who are you?

Who are you?” boomed front man Roger Daltrey of The Who, channeling guitarist Pete Townshend’s angry lyrics. The 1978 song has attained iconic status, perhaps because it resonates with so many of us. Deep down, we really don’t care what we are. The real question is who we are.

mother robin

Thousands of Indonesian women refer to Robin Lim as “Mother Robin” because she helped them through pregnancy and childbirth. Without her care and access to the clinics she established, the women wouldn’t have been able to afford the care they needed. Lim says, “Every baby’s first breath on Earth could be one of peace and love. Every mother should be healthy and strong. Every birth could be safe and loving. But our world isn’t there yet.”

you choose Q: how do i get a close family member to forgive me?

Q: I am baffled by a close family member who is unwilling to forgive me for past hurts. How can I work through this with him?  —Carol

A: Carol, I can see why you would be baffled as to what is going on. My guess is that the role you played in negative experiences in the past seems to have triggered…

October 22, 2012

How are you using Twitter to share your faith?

pluralism and Jesus

My friend was telling me about her tour of historic churches in New England. These buildings housed congregations that once proclaimed the gospel but had long ago turned to unorthodox views. In one church, the tour guide explained that wooden shutters concealed a beautiful stained-glass window of Jesus. “We only open these shutters on Easter,” she explained, “because we don’t want to privilege any one religion over another.”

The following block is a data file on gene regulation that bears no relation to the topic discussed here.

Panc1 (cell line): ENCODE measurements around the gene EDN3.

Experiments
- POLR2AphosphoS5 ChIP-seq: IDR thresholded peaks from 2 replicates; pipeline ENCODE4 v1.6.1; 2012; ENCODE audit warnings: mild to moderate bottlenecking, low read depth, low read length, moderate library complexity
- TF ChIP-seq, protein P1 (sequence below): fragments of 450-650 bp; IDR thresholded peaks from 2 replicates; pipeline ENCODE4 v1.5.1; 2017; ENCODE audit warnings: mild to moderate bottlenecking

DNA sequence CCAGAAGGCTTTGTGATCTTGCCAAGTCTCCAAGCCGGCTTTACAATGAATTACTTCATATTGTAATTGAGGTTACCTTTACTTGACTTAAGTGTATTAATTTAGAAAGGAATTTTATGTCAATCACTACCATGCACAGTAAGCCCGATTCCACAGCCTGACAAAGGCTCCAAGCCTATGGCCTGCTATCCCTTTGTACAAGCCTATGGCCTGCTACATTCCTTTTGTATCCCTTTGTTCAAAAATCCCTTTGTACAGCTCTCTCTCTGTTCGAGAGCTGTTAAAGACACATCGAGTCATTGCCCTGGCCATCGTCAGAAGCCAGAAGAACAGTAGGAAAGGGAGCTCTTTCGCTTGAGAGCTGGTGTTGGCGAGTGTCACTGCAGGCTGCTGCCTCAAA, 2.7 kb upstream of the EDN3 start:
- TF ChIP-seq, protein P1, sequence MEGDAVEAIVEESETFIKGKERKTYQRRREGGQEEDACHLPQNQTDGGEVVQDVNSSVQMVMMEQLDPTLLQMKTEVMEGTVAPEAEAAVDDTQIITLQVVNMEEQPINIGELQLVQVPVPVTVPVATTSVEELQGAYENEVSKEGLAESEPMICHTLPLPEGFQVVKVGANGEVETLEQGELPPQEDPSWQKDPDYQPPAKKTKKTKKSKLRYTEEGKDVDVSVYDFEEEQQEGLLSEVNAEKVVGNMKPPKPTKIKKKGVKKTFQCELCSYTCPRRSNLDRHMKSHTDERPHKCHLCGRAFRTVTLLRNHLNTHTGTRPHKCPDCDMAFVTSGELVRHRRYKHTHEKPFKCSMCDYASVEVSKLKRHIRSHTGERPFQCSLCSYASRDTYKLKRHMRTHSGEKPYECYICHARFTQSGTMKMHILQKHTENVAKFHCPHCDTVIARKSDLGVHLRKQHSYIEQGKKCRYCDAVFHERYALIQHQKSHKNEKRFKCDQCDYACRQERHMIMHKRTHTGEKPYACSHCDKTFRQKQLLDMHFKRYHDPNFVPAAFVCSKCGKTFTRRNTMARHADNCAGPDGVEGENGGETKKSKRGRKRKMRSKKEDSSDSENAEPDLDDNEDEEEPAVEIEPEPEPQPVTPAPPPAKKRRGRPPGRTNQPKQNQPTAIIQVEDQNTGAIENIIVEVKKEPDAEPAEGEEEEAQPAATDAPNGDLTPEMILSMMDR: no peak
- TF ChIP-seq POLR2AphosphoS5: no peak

the counts

It’s likely you didn’t wake up this morning and think Hope my white blood cell counts are climbing! I did. Why? Due to a recent bone marrow transplant, my blood cells have been doing their own version of the “limbo” (“How low can you go?”). Low counts aren’t good. They mean you’ll have a tough time fighting off disease and that you might be dealing with some serious medical maladies. Those tiny little red-and-white blood cells can’t be seen, so most of us simply take them for granted.

Related Topics

> christian living

No Floating

I was power-trimming weeds beneath a large tree in our backyard when I felt a painful, burning jab to the back of my skull. Turning, I noticed several hornets buzzing around me. Having been already stung by one, I fled the scene. Later that night I discovered I had bumped the hornets’ watermelon-sized nest with my head! A sting had snapped me out of my clueless state, one that could have resulted in me being swarmed and stung repeatedly.

Limited View

The spot began as a small discoloration on the baseboard adjacent to one of our bedroom doors. Unsure of what caused it, we dismissed it as an unidentified spill. After a lengthy stretch of rainy days, however, the three-inch spot had not only grown, but the baseboard on the opposite side of the door began to yellow as well. The bowing wood and the musty smell of damp carpet hastened our investigation, and we discovered that our original assessment had neglected to capture the full picture. Overflow from the rain had seeped into the doorframe of our back porch, resulting in damage that had now become plain to see.

Upending